yard garden

You've readied your yard garden for winter, but have you thought of your trees? Gardening doesn't stop at the backyard plants that grow in the space you designate the garden. From sapling to Sequoia (ok, maybe not that big), the trees on your property should always be counted among your yard garden flora.

In 2017, the U.S. home and garden market was worth approximately $272 billion dollars. Tree planting makes up a large part of that and, with increasing environmental consciousness, tree care has become an essential topic of graceful greenskeeping. Sure, trees might seem more doughty than the delicate flowers in your yard garden, but they need winter protection, too. Here's what you need to know.

 

Keep them hydrated

Throughout autumn, it's important to make sure your trees are receiving ample hydration. Think about it, they're about to spend several months lying dormant and need the energy to survive the harsh elements. Larger trees are better at self-regulating, but young trees and small saplings are especially vulnerable. Keep them well watered.

 

They get cold, too

While you're chilled to the bone this winter, trees are out there getting cold as well. When the winter sun shows its golden face, tree trunks wake up for the warmer surface temperatures. Deceived into leaving dormancy, when the temperature plummets again, those active cells die which can cause permanent scarring and, in severe cases, may even kill trees. This can be avoided by wrapping the trunk of trees from base to below the lower branches with tree wrap, a supply you can find at most garden centers.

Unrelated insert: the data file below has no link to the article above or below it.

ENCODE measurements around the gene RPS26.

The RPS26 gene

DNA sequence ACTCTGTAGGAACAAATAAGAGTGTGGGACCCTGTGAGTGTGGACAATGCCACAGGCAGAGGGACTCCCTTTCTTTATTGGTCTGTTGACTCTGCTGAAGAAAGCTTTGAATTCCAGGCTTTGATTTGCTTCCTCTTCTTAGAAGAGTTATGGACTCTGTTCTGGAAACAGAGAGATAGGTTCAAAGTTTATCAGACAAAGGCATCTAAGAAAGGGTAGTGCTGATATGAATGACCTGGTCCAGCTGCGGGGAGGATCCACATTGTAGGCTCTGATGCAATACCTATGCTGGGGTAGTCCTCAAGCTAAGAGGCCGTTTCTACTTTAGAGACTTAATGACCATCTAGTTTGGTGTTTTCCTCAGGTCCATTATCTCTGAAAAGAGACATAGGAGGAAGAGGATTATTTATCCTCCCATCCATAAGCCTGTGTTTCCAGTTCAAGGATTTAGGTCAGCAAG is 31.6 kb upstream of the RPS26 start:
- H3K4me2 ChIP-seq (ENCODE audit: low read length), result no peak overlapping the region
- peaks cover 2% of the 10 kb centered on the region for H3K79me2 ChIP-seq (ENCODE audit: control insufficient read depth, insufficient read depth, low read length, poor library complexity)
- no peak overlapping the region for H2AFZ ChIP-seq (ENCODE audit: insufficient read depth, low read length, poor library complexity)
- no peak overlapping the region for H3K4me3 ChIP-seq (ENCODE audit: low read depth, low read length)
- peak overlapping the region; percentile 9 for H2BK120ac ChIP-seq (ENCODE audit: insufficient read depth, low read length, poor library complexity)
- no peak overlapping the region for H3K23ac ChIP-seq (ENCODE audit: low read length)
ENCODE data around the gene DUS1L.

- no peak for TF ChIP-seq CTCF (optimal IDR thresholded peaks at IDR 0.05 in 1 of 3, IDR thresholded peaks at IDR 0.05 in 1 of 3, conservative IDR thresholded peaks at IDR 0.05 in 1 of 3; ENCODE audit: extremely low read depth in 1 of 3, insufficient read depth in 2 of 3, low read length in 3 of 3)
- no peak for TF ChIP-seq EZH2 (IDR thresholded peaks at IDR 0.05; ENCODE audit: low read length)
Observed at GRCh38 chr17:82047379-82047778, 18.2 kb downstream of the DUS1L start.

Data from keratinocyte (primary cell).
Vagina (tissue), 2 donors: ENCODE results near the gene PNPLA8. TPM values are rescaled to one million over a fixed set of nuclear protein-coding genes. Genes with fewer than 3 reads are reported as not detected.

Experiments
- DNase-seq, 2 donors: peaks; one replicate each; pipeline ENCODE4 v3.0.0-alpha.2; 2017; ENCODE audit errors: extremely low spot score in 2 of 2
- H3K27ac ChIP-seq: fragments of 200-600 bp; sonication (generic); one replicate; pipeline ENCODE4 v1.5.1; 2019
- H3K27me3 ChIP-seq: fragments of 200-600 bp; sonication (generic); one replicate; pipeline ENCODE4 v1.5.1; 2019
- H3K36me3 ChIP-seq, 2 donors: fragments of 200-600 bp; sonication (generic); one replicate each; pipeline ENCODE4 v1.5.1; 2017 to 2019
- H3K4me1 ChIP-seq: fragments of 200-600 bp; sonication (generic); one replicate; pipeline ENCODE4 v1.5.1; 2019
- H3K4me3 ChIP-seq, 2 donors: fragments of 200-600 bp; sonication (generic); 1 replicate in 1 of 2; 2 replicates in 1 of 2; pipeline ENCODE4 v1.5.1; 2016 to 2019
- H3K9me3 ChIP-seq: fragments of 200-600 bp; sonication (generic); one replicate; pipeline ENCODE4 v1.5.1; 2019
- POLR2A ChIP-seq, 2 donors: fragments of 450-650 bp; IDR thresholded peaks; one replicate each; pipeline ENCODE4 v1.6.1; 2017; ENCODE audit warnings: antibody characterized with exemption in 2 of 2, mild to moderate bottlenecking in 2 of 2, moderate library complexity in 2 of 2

As long as we're talking about protecting them, food for various woodland critters becomes pretty scarce during the winter. This makes your saplings look like yummy morsels to them. Do your smaller trees a favor and surround them with whatever protective netting you find most appropriate to keep the hungry creatures from turning your saplings to snack-lings.

 

Give them a blanket

Not a literal blanket, but close. Covering the base of your trees in a healthy layer of mulch does wonders for them. That small layer insulates the roots against extreme temperatures, keeps moisture in, and generally protects against soil disturbance that can be caused by wintertime temperature fluctuations.

 

Trees are part of the garden, too. Once you've got your garden and your trees ready for winter, then you can head indoors for a steamy cup of cocoa.